What is gelatin? What is it made of? Uses of gelatin in food industry, info and facts.
Gelatin; A pudding made from the hoofs, bones and horns of animals does not sound very tempting, but when it appears on the table in the form of a jelly you probably enjoy eating it very much.
The gelatine from which such a jelly is made is obtained by first dissolving from the hoofs, bones and horns everything but the sticky substance called cartilage. The cartilage is then boiled until it dissolves, becoming a crude, or rough, form of gelatine. Further refining and filtering in alcohol supplies the purer gelatine. This solidifies when cool and can be made into the powder or sheets sold as gelatine. When this is coloured and flavoured with fruit juices and then dissolved in warm water, it sets to a clear sparkling jelly on cooling.
As gelatine belongs to the protein class of foods, it is easily digested. It is therefore good for invalids. It is used chiefly in jellies and in soups, ice cream, chocolate fillings and preserved meats. It is also used as a coating for pills, and in cough sweets and throat medicines, and for making glue.
A very pure form of gelatine is made from the air bladder of sturgeon or other fish. This is usually known as isinglass. It is not to be mistaken for the mineral isinglass, which is often called mica.
Gelatin is a mixture of peptides and proteins produced by partial hydrolysis of collagen extracted from the skin, boiled and ground bone, hooves, tendons, organs and viscera of cattle, pigs, horses and poultry.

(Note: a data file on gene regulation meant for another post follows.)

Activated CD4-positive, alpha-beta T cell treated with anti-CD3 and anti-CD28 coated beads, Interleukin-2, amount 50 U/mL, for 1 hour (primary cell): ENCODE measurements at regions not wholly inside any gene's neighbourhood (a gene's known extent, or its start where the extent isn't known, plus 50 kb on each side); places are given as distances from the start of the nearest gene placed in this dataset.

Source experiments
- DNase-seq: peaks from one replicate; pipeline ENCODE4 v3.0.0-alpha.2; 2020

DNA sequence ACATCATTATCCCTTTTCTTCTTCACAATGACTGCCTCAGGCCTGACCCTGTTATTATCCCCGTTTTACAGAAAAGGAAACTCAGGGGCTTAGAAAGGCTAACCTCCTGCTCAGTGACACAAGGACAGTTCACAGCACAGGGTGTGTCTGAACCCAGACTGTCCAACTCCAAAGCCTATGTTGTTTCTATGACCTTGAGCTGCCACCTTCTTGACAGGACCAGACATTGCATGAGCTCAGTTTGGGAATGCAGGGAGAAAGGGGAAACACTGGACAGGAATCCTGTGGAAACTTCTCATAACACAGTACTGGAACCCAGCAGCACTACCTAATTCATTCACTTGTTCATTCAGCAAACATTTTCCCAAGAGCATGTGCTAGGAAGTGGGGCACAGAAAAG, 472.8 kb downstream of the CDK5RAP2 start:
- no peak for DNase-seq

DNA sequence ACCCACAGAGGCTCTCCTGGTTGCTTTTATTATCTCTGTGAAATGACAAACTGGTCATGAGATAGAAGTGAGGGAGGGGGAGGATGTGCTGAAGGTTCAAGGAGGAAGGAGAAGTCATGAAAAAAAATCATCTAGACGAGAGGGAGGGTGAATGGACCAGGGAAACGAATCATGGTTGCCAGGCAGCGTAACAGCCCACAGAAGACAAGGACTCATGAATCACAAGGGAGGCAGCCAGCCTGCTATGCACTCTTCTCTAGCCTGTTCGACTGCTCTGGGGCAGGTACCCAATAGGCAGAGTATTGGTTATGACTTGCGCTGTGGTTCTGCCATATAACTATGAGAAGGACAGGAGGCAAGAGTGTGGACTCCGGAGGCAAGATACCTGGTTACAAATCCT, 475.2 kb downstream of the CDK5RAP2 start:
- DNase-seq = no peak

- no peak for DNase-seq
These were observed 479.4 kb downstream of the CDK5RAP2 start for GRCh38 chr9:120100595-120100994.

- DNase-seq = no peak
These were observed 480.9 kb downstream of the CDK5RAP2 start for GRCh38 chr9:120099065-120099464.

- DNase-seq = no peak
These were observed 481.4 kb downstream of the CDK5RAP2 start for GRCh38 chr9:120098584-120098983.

The transition from insoluble collagen to soluble gelatin constitutes the essential transformation of its industrial production. The process can give different gelatins depending on the breaks in the intramolecular bonds.
- The raw material is obtained from tanneries and slaughterhouses, and different pretreatments are carried out:
- The leathers are treated with salts to preserve them.
- The skins are frozen for storage and transport.
- Beef bones are defatted and ground prior to transportation and processing.
- Fresh bones are collected daily and must be processed within 24 hours of slaughter.
- The bones are treated in an acid solution to extract the minerals (calcium phosphate) without affecting the organic contents.
- After washing, the resulting product called ossein becomes flexible. The phosphates are separated by precipitation with lime, obtaining as a secondary product calcium phosphate.
- Ossein and skins are acid-processed for hydrolysis at room temperature for a relatively short time; they are put in contact with a lime solution for 5 to 10 weeks at room temperature; and then the pH required for the gelatin extraction itself is adjusted.
- The extraction is a discontinuous, batch process that produces a liquor of 6% to 10% gelatin. It is then filtered and continuously concentrated in a vacuum evaporator. The solution is sterilized at 145 ° C (293 ° F) and rapidly cooled to gel the solution. This gel is extruded in the form of grains and dried with filtered and aseptic air.
Finally the grains are ground until the required particle size is obtained. They must be stored in suitable conditions, since they are easily altered in solution or humidity. They can also be purchased in the form of sheets or sheets that are usually rectangular, amorphous, thin, flexible, with a net fracture, transparent or slightly yellowish, odorless and with a very faint special flavor. This last form is hardly commercialized since the granulated presentation is easier to dissolve (although it is still used in some parts of Europe and South America).